To protest the anti-Muslim rhetoric of this presidential campaign, high school counselor Martha DeVries decided to wear a hijab in public every Monday. DeVries, 47, attends a Baptist church and identifies as “a follower of Jesus,” but said she felt a responsibility to outwardly display her acceptance of Muslims and refugees.
It all began for me as a young girl, spending many childhood summers with my aunt — my father’s eldest sister. Her name was Hilal, which means “crescent moon” in Arabic. No name could have been more appropriate for her — just as the spiritual lives of Muslims center on the crescent moons of the lunar calendar, my family’s spiritual center stood upon this strong minded, faithful, and dedicated matriarch.
Catholic Charities is giving out water and food. The Flint Jewish Federation is collecting water and water filters. And the Michigan Muslim Community Council has distributed more than 120,000 bottles of clean water for Flint, Mich. But these faith organizations are also focused on a longer-term goal: to make sure the impoverished city, where President Obama last weekend declared a state of emergency over its poisoned water, is never so neglected again.
Rummana Hussain was one of those children whose Muslim parents envisioned her in a white coat with a stethoscope around her neck. Instead, she became a metro editor and reporter at the Chicago Sun-Times, where she covers criminal courts and remains the only Muslim member of the editorial staff. She knows “a couple” more Muslims at the Chicago Tribune, the state’s largest paper.
A government plan to regulate religious groups is shaping into a bitter fight, with Christian and Muslim leaders protesting that it tramples over religious freedom. The government published a set of rules this month that require religious leaders to have theological degrees and religious groups to submit a statement of faith.
What do we lose when we trade our humanity for social stereotypes rationalized by religious dogma?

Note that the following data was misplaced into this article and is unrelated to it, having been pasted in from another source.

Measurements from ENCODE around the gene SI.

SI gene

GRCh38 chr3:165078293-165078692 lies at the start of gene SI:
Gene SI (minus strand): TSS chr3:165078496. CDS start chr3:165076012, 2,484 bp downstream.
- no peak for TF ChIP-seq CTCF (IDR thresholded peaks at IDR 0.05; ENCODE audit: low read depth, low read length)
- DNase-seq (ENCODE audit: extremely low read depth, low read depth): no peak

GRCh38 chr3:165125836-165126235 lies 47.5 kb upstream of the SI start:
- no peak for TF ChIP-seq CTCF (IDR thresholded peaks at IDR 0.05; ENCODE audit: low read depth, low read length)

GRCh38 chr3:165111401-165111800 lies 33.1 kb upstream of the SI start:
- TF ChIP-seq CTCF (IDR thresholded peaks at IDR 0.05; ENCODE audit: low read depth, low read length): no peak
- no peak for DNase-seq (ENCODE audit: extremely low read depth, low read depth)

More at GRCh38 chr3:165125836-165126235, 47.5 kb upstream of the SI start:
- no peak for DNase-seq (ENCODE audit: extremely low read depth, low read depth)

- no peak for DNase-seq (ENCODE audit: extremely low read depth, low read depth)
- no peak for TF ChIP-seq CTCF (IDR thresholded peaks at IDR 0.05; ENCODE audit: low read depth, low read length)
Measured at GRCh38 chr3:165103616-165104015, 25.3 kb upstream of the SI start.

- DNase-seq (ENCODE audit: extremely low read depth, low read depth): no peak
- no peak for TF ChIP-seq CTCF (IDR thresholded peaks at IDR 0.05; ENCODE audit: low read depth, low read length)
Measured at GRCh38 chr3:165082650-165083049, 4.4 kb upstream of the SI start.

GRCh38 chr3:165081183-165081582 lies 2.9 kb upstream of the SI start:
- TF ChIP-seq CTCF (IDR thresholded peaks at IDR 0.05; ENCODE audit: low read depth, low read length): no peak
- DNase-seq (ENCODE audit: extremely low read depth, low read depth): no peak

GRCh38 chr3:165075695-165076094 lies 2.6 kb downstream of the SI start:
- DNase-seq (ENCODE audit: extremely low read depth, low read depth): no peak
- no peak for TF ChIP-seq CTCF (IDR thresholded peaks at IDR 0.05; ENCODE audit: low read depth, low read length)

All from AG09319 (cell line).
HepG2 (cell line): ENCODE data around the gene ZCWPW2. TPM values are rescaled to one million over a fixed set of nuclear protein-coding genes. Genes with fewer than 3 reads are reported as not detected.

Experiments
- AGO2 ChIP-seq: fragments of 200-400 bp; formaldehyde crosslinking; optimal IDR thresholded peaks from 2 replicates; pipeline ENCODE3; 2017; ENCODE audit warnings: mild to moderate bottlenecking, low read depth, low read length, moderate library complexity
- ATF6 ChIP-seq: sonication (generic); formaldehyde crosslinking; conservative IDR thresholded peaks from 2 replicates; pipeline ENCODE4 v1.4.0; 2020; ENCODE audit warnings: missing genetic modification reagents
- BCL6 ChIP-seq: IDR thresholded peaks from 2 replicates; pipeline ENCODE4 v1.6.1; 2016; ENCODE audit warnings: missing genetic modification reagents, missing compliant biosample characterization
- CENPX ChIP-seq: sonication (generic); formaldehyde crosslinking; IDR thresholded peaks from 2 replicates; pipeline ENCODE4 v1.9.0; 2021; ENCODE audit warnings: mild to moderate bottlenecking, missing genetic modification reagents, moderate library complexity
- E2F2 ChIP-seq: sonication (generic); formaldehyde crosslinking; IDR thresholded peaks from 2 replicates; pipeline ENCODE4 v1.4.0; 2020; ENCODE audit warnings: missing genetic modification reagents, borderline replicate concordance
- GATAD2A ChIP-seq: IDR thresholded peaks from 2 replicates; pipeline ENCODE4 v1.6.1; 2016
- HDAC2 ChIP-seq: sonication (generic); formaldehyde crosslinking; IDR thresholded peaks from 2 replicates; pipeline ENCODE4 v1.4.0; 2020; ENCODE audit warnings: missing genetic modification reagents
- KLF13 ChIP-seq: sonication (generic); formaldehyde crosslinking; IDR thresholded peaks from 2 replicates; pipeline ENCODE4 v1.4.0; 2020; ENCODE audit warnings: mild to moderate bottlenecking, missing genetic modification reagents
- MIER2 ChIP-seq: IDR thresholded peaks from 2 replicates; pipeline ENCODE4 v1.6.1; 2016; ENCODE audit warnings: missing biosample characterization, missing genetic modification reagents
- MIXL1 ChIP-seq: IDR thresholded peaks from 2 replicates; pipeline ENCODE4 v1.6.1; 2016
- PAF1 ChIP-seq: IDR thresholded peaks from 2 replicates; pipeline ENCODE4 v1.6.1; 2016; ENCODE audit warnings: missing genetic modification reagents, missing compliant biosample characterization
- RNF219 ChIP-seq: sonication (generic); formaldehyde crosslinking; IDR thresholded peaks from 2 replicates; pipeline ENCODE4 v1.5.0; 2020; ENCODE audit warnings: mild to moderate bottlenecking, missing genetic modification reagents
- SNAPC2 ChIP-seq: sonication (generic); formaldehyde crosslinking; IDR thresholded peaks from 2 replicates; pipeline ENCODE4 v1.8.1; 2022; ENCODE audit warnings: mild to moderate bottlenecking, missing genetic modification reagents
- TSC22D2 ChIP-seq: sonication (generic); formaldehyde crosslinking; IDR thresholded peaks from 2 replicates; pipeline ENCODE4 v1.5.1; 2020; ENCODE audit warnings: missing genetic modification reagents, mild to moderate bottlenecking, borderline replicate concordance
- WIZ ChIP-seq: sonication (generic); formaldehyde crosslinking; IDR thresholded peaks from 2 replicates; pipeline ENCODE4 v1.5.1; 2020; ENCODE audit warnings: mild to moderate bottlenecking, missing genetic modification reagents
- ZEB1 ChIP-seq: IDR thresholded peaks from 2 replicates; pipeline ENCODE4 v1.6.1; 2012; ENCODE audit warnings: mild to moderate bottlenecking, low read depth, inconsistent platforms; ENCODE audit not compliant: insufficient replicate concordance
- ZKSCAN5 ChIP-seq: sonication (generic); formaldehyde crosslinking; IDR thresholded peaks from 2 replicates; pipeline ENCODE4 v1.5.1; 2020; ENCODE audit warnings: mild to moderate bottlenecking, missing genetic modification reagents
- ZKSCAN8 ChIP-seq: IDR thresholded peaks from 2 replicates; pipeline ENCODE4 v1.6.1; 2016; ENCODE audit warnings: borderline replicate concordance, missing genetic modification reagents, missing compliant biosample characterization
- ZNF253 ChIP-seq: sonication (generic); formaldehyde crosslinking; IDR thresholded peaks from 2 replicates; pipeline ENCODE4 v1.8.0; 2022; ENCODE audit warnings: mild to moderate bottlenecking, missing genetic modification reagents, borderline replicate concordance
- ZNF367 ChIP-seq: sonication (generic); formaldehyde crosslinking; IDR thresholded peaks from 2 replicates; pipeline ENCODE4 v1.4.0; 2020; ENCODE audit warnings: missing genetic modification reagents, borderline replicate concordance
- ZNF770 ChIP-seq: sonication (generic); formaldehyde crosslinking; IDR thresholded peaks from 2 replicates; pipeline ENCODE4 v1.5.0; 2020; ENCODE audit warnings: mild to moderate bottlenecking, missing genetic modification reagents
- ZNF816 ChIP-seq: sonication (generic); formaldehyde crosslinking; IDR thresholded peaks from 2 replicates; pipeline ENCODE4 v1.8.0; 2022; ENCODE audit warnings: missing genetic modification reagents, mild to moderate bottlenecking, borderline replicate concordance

That question is at the heart of an ongoing discussion my son, a junior at Kenyon College, and I are having around the recent suspension of a tenured Wheaton College professor, Larycia Hawkins, for wearing a hijab during Advent and stating publicly (via her personal Facebook page) that Muslims and Christians worship the same god.
According to a recent poll by The Associated Press and the University of Chicago’s National Opinion Research Center, 82 percent said religious liberty protections were important for Christians, compared with around 60 percent who said the same for Muslims and the religiously unaffiliated.
Yet, religious freedom is not merely an important issue — it is our “first freedom.” What Americans, especially Christian Americans, must understand is this: Religious freedom for some is not religious freedom for long.
Francis marked the start of the jubilee on Dec. 8, when he opened the Holy Door at St. Peter’s Basilica in Rome. The yearlong celebration calls on Catholics to reflect on the theme of mercy and forgiveness and showcase a more inviting faith. That theme resonates in Africa, home to about 200 million Catholics. A sizable part of this population is tormented by war, violence from Muslim extremists, HIV/AIDS, and poverty.
I often find that the general public really has no idea that teachers are allowed to teach about the world’s religions in public schools. There’s a clear disconnect between what educators are doing and what the public thinks they can do. Then you add to this that people really don’t know that much about religions in general. The idea that a kid’s going to get converted by trying to write calligraphy, even if it’s a statement of faith — I mean, that seems like, really?